The New England Patriots stumbled through their worst season in two decades last season. Then they overhauled their roster.
They handed out more than $170 million to free agents. They got back multiple players who opted out of last season, including a key defensive leader. They found a new quarterback — one they hope will lead them for the next decade-plus.
Ahead of Sunday’s season opener against the Miami Dolphins, here are 13 players who will determine New England’s success or failure this season:
QB Mac Jones
Jones will be the first Patriots rookie to start a season opener since Drew Bledsoe in 1993. The first-round draft pick was thoroughly impressive this summer and has received overwhelmingly positive reviews from his teammates, but as head coach Bill Belichick noted this week, he’s about to face much tougher competition than he did in the preseason, when he mostly played with and against backups. His first challenge: the aggressive Cover Zero blitz packages favored by Dolphins head coach Brian Flores.
LT Isaiah Wynn
Keeping Jones upright and protected should be priority No. 1 for the Patriots’ offense. New England’s starting O-line is one of the NFL’s best on paper, but it needs a healthy Wynn to operate at full strength. The 2018 first-round draft pick has missed at least six games due to injury in each of his first three seasons. The Patriots do not want the risk of having a backup protecting their rookie QB’s blind side.
LB Dont’a Hightower
The Patriots sorely missed Hightower during his COVID-19 opt-out. Now, he’s back in his usual spot as the leader of New England’s front seven. Will his body be able to withstand a season’s worth of hits after his year away? The Patriots have more depth on the edge than at inside linebacker, so another Hightower absence could prove problematic.
OLB Matt Judon
After paying the former Baltimore Ravens star a boatload of money this offseason, the Patriots will expect him to produce. He’s come as advertised thus far, dominating in all three of his preseason performances and quickly establishing himself as a locker room leader who, in the words of Dont’a Hightower, “sets the mood” for the entire defense.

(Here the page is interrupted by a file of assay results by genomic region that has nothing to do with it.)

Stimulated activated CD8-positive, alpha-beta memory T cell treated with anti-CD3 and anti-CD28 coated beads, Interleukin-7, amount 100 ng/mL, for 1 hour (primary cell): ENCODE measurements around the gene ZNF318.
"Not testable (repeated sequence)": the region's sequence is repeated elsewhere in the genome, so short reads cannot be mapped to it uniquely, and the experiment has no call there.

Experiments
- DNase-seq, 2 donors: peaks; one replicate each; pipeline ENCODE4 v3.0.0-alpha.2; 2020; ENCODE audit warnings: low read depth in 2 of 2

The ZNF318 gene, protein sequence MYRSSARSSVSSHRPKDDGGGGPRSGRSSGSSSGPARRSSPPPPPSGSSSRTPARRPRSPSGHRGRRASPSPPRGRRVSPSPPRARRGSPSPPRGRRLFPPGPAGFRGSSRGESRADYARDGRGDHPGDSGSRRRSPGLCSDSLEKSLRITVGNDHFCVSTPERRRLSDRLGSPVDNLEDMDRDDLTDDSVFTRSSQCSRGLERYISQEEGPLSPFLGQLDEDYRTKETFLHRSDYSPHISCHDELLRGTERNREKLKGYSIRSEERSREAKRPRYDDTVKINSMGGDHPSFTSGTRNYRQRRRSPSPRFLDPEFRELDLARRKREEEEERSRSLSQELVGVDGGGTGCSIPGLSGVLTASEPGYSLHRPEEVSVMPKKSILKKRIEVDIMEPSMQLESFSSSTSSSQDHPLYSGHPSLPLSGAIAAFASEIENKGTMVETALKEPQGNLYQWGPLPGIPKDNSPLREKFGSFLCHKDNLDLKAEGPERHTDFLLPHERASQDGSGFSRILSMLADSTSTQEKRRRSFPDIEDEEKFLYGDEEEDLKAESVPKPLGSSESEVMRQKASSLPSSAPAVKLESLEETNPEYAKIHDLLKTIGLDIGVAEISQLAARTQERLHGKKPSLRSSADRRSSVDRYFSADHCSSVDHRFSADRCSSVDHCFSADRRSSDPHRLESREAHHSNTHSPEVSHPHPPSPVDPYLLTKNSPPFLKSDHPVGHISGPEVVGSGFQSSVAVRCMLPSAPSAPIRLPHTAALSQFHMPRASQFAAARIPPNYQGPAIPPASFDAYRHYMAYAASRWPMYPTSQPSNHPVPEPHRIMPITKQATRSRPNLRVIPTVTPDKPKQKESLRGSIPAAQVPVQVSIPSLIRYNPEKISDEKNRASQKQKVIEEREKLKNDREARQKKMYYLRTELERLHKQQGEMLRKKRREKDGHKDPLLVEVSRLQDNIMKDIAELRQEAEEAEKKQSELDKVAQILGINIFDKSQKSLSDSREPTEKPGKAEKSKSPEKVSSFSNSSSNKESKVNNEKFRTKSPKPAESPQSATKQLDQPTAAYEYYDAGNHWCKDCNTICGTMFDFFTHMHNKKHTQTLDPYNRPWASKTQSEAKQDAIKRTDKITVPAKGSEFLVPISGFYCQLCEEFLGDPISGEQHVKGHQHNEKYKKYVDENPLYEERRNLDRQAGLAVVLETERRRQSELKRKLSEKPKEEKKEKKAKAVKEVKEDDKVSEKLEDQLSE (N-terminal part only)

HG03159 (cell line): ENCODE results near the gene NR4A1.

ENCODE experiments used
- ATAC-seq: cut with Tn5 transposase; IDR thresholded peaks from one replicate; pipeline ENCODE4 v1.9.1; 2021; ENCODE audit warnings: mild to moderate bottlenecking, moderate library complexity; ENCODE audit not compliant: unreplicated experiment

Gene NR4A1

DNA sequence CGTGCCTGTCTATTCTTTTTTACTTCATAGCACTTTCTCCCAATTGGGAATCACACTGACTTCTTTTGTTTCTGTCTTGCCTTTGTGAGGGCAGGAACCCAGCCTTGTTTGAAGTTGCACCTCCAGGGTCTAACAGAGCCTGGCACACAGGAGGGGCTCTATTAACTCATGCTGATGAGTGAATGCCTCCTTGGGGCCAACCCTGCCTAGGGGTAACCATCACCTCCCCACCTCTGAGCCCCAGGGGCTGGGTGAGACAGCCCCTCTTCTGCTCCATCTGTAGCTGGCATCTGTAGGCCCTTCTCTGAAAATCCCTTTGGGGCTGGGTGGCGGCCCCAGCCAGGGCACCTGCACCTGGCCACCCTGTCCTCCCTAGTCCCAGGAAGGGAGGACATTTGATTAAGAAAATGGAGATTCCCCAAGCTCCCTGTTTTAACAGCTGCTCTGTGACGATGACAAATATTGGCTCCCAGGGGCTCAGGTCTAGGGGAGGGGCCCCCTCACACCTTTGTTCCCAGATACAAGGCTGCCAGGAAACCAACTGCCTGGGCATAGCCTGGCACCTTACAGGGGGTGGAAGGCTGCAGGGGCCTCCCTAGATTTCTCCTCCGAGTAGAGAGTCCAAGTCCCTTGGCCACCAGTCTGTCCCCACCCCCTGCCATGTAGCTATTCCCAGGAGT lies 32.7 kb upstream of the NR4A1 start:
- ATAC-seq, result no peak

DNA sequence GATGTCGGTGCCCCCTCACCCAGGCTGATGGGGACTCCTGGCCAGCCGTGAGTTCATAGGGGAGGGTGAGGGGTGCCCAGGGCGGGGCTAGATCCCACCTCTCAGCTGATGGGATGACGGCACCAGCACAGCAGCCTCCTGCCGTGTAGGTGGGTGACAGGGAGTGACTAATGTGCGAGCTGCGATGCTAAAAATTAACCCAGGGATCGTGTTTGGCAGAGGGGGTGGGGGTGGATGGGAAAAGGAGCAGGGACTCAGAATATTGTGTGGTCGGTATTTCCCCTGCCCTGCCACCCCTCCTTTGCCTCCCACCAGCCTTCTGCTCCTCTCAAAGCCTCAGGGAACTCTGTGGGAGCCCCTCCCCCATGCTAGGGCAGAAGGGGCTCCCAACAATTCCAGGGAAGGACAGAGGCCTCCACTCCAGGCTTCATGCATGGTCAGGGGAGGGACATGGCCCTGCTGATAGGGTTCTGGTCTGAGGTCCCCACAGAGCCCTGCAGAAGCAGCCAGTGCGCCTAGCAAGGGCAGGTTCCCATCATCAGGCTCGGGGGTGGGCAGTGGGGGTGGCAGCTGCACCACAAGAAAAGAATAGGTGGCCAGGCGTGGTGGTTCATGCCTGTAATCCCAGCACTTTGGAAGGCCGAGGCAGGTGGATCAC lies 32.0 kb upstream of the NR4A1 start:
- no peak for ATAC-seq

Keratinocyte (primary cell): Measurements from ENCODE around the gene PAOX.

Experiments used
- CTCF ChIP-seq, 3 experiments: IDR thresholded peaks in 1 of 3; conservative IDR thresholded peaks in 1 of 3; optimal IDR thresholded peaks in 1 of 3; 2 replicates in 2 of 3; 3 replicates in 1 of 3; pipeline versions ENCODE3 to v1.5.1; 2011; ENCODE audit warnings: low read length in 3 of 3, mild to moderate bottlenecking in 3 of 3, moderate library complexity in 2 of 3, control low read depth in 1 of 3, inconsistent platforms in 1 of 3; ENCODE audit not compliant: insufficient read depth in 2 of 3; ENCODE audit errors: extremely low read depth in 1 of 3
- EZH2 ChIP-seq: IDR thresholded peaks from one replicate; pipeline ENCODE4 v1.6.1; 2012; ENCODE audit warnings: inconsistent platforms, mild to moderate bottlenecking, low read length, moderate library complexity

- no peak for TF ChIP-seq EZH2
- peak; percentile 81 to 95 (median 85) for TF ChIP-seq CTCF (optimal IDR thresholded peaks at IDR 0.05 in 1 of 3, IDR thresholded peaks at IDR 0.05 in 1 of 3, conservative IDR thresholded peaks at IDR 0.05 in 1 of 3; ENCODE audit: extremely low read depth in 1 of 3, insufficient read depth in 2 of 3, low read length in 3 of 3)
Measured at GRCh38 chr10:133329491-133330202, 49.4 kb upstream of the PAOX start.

WR Nelson Agholor
The Patriots’ most controversial free agent signing, Agholor should add a much-needed vertical element to New England’s passing game. He was one of the NFL’s premier deep threats last season and boasts a skill set no other Pats pass-catcher can replicate. But he’s already dealt with multiple injuries — he’s questionable for Sunday with an ankle — and was downright bad in 2019 before breaking out in his lone season with the Las Vegas Raiders. The Patriots need his field-stretching ability to threaten defenses vertically and create space for the rest of their offensive weapons.
CB J.C. Jackson
Jackson believes he can be a true No. 1 cornerback. Now’s his time to prove it. With no Stephon Gilmore for at least the first six games, Jackson will see a parade of top-flight wide receivers — players he typically was shielded from when playing opposite Gilmore. Will the interception artist rise to the occasion? Or will we see a repeat of his matchups with Stefon Diggs from last season? With major questions about Gilmore’s replacement(s), the Patriots need lockdown coverage from Jackson.
S Devin McCourty
Gilmore’s prolonged absence will put additional pressure on McCourty, the longtime quarterback of New England’s secondary. He’ll need to maintain his high level of play while also ensuring the team’s back-end communication remains fluid. One of the NFL’s most underrated players, the 34-year-old hasn’t missed a game in six years and has played at least 94 percent of defensive snaps in each of the last five.
TEs Hunter Henry and Jonnu Smith
We’re bunching both big-money tight ends together here, because losing either would radically alter the Patriots’ expected offensive game plan. New England is expected to lean heavily on 12 personnel (one running back, two tight ends) after all but ignoring that grouping last season (lowest usage in the NFL). For that to happen, Henry and Smith both need to be healthy and active. That wasn’t the case this summer, as Henry missed all three preseason games with a shoulder injury and Smith missed one with a tweaked ankle. The two have yet to play a single snap together in a game setting.
DT Davon Godchaux
The Patriots played the entire 2020 season without a true nose tackle and were awful against the run. Enter Godchaux, a free agent pickup who believes he’s “one of the best nose tackles in the game” when healthy. The stats bore that out in 2019, when Godchaux led all interior defenders in run stuffs before missing most of last season with a torn biceps. The Patriots will need that kind of stoutness up front this season.
RB Damien Harris
Expectations are high for Harris, who broke out with 691 rushing yards in 10 games last year. He enters his third pro season as the Patriots’ clear No. 1 back and has a strong chance to become New England’s first 1,000-yard rusher since 2016 (LeGarrette Blount) if he can stay healthy. Durability is a concern for Harris, however, after he began and ended last season on injured reserve.
K Quinn Nordin and Nick Folk
Nothing derails an otherwise competitive team more than poor kicking. The Patriots had a godsend in Folk last season (92.9 percent on field goals, two 50-plus game-winners), but he turns 37 in November, missed most of camp with an injury and currently isn’t even on the 53-man roster. New England needs either Folk to maintain his 2020 form or Nordin, the big-legged undrafted rookie whose promise pushed Folk to the practice squad, to remedy the accuracy issues we saw from him this preseason.
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